Right? Because when I see the Man in the Yellow Hat has a country house in what looks like Maine, especially if we’re going by the accents of the townsfolk on the PBS show, I am reminded that a Maine country house is the marker of a certain type of artsy intellectual New Yorker, in the style of E.B. White, and specifically the type of New Yorker I thought I’d be when I grew up. Which is why my husband was so hesitant to tell me the Man in the Yellow Hat was a writer — because if he were a writer, he’d be the writer I wanted to be: the New Yorker with the apartment and the Maine country house and the time to indulge hobbies.

The Man in the Yellow Hat may have inherited his Maine house — on the show he refers to what the property was like when he was growing up — and so it’s possible the house was inherited from his mysteriously absent family. He spends most of his working hours “helping Professor Weisman at the museum,” and his job seems to involve research and writing and supporting academics. It’s not the type of job one imagines would support multiple residences, or a family — even if the family is just himself and a monkey.


In the original books the Man in the Yellow Hat is fairly distant from George, seemingly unconcerned that this monkey he has kidnapped and brought to the city is breaking into apartments and upsetting traffic. But by the time Curious George Goes to the Hospital is published 20 years later, the Man in the Yellow Hat has grown into the role of parent, at least enough to notice George needs medical attention and to bring him to the hospital.

I can’t tell if he’s the worst parent model in the world for this, or the best.

On the PBS show, the Man in the Yellow Hat, though still George’s “friend,” is enough of a parent to George that parents in the audience can recognize their own struggles in him. The Man in the Yellow Hat exhibits eternal patience with his monkey/kid, though George is often making trouble by scattering groceries to lure a suspected dinosaur, or stealing the food and newspapers of all of his neighbors in order to participate in a recycling contest, or otherwise causing destruction in the name of curiosity. When the Man in the Yellow Hat discovers George’s mess, and the misunderstanding that led to it, he’ll correct George and apologize to the neighbors, but he’ll never discipline George. George is going to continue to be a monkey and invite chaos wherever he goes, and the Man in the Yellow Hat acknowledges this by accepting the chaos as part of the deal and moving on. He lives in the present. I can’t tell if he’s the worst parent model in the world for this, or the best.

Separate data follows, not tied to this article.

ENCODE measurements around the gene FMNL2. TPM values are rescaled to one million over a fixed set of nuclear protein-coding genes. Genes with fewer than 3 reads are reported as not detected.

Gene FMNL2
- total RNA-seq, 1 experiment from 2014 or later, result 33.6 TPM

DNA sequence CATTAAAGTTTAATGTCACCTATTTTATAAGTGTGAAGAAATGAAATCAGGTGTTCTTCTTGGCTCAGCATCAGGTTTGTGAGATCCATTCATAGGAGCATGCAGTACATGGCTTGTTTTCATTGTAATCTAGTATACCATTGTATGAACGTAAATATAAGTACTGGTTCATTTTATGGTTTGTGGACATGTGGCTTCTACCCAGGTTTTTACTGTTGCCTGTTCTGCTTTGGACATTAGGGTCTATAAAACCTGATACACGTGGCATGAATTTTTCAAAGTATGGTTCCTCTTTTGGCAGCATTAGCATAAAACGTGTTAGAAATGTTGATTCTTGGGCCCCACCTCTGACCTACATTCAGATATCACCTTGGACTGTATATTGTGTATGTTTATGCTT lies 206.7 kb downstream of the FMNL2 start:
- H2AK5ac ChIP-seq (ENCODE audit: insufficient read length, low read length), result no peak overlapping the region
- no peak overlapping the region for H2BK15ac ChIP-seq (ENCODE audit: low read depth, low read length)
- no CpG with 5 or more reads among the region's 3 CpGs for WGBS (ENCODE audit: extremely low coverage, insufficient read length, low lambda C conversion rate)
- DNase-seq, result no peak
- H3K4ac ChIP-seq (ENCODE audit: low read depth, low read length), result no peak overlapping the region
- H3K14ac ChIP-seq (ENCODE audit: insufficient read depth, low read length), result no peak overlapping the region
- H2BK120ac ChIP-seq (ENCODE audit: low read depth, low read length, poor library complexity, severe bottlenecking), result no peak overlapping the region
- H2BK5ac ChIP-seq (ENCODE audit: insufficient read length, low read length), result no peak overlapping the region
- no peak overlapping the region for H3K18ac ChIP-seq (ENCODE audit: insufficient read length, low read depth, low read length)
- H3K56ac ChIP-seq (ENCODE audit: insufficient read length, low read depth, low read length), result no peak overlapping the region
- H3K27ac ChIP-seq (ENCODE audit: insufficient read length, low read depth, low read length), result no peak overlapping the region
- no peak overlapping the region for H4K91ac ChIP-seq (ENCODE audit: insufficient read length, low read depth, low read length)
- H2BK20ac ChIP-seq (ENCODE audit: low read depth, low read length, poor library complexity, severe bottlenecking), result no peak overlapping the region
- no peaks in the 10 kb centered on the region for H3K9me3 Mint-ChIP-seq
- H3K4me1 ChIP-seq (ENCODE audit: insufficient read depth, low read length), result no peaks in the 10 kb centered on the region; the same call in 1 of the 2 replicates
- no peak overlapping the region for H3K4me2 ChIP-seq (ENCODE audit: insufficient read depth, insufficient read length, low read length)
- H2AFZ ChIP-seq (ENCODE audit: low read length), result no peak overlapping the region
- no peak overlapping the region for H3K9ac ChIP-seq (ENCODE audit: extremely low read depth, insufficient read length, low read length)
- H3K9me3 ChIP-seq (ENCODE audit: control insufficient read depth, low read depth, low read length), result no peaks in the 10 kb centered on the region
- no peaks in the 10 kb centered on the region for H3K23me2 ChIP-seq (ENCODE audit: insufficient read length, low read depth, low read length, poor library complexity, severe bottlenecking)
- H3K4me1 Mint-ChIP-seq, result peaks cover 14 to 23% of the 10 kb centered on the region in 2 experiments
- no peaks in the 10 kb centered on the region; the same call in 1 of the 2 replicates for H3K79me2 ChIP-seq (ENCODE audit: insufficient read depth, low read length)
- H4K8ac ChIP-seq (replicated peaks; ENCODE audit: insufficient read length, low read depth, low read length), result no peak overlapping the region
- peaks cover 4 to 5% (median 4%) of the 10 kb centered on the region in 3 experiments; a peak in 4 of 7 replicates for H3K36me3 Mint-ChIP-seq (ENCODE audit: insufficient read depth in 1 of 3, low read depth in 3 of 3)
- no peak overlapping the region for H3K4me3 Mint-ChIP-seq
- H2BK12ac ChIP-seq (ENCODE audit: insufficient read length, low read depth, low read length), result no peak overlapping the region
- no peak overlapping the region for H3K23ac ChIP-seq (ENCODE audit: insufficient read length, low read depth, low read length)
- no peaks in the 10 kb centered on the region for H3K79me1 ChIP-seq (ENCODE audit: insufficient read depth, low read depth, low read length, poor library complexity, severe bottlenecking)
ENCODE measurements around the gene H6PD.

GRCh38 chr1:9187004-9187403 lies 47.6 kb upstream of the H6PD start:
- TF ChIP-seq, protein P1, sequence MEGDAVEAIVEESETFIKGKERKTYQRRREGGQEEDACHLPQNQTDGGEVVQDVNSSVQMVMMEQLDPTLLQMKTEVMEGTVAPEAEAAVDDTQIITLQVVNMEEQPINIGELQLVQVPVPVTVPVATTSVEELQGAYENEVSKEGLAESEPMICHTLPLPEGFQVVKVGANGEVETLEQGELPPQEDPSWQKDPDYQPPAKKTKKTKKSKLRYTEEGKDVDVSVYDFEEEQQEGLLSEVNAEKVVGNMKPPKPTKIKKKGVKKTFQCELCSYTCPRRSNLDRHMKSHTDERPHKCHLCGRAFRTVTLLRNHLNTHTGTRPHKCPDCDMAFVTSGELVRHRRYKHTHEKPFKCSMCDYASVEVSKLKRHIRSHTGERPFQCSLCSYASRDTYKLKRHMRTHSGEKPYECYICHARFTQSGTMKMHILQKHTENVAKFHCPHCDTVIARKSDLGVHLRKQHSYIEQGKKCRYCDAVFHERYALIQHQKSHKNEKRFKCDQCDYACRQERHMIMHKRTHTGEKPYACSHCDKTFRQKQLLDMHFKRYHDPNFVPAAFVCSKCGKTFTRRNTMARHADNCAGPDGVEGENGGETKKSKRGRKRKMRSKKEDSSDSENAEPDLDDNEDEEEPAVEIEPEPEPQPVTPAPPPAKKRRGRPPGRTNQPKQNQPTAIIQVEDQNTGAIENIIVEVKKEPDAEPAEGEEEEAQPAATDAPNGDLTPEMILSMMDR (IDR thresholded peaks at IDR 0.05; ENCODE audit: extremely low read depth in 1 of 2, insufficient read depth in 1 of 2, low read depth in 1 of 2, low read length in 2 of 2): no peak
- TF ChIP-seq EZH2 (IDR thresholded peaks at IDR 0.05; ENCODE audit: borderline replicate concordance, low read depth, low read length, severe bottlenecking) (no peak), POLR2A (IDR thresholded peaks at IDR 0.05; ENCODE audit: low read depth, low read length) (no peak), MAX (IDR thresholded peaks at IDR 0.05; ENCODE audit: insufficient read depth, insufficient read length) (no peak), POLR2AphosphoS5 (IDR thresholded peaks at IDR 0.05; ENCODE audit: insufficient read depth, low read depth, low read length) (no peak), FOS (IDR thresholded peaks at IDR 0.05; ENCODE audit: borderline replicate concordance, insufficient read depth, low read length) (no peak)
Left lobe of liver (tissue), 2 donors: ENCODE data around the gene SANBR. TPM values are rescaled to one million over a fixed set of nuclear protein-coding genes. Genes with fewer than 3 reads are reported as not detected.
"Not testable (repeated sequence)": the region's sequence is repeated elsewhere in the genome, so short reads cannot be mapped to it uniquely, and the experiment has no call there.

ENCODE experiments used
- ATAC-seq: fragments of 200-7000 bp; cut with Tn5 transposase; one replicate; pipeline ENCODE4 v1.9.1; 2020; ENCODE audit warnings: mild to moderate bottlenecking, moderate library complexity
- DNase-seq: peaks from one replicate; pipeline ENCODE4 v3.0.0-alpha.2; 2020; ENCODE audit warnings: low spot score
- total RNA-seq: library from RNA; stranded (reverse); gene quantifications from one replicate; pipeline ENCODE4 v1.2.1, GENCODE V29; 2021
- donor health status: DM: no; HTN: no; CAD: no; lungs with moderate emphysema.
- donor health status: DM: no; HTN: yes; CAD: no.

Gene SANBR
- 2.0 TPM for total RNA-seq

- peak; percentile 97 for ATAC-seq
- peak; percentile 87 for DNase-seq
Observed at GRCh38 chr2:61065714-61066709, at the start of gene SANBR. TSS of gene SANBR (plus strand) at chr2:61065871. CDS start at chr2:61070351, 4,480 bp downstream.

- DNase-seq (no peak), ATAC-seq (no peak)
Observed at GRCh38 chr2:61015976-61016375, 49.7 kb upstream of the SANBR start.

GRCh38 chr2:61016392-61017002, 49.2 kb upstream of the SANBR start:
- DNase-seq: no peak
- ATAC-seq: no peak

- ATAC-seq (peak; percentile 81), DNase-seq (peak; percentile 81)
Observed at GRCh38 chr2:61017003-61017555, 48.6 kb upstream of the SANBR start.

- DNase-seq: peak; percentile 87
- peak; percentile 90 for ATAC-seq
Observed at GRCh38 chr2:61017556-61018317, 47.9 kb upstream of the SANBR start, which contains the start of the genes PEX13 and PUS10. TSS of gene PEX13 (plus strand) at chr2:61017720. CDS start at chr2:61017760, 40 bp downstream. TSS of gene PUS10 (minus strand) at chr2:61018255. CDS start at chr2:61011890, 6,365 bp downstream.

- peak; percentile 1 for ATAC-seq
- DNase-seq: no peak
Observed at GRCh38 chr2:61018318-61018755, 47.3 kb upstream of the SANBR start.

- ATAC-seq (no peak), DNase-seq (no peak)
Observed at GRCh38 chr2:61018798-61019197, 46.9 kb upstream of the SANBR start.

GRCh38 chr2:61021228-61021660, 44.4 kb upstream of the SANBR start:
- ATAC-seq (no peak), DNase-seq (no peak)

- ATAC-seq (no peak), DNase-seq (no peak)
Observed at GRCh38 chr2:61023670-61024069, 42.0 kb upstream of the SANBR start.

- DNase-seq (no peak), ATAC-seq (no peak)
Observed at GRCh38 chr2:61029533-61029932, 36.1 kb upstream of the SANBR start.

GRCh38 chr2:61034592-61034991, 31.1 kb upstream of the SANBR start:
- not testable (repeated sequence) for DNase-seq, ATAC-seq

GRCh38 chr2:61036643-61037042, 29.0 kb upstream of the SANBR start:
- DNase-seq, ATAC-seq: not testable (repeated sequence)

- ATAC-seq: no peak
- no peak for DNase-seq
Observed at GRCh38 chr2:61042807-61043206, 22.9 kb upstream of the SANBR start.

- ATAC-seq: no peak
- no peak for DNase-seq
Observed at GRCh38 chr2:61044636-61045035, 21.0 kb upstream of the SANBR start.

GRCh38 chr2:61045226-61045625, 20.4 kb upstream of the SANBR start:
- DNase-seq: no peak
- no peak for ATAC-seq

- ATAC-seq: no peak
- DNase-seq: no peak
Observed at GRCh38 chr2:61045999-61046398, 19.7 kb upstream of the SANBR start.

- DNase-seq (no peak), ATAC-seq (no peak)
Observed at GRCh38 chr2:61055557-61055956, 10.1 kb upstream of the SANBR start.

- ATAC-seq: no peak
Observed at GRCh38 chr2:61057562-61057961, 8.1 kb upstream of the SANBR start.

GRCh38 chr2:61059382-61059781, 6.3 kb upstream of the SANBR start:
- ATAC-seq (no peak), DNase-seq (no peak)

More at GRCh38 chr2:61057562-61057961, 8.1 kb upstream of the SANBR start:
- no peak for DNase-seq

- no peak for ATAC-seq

I bought a house on Long Island after a year of searching. To my surprise, but not to the surprise of people who live here, it turns out there’s plenty of art and culture. While I can’t say I’ve mastered living in the present, I do try to accept that chaos is part of the deal with my little monkey, who in our time in the suburbs has gone from tentative first steps to walking to running, and from coos and cries to words and sentences, naming the world around him.

One of the movies calls the Man in the Yellow Hat “Ted,” but the rest of the books and shows refer to him only as “the man” or “George’s friend.” The Man in the Yellow Hat is not named in part because his only family, a monkey, is unable to name him.

My son asks me to read Curious George yet again before bed, “Mami, THIS one, Currus George” and settles in to drink his milk. In naming me the chaos subsides, if only for a moment. We are home.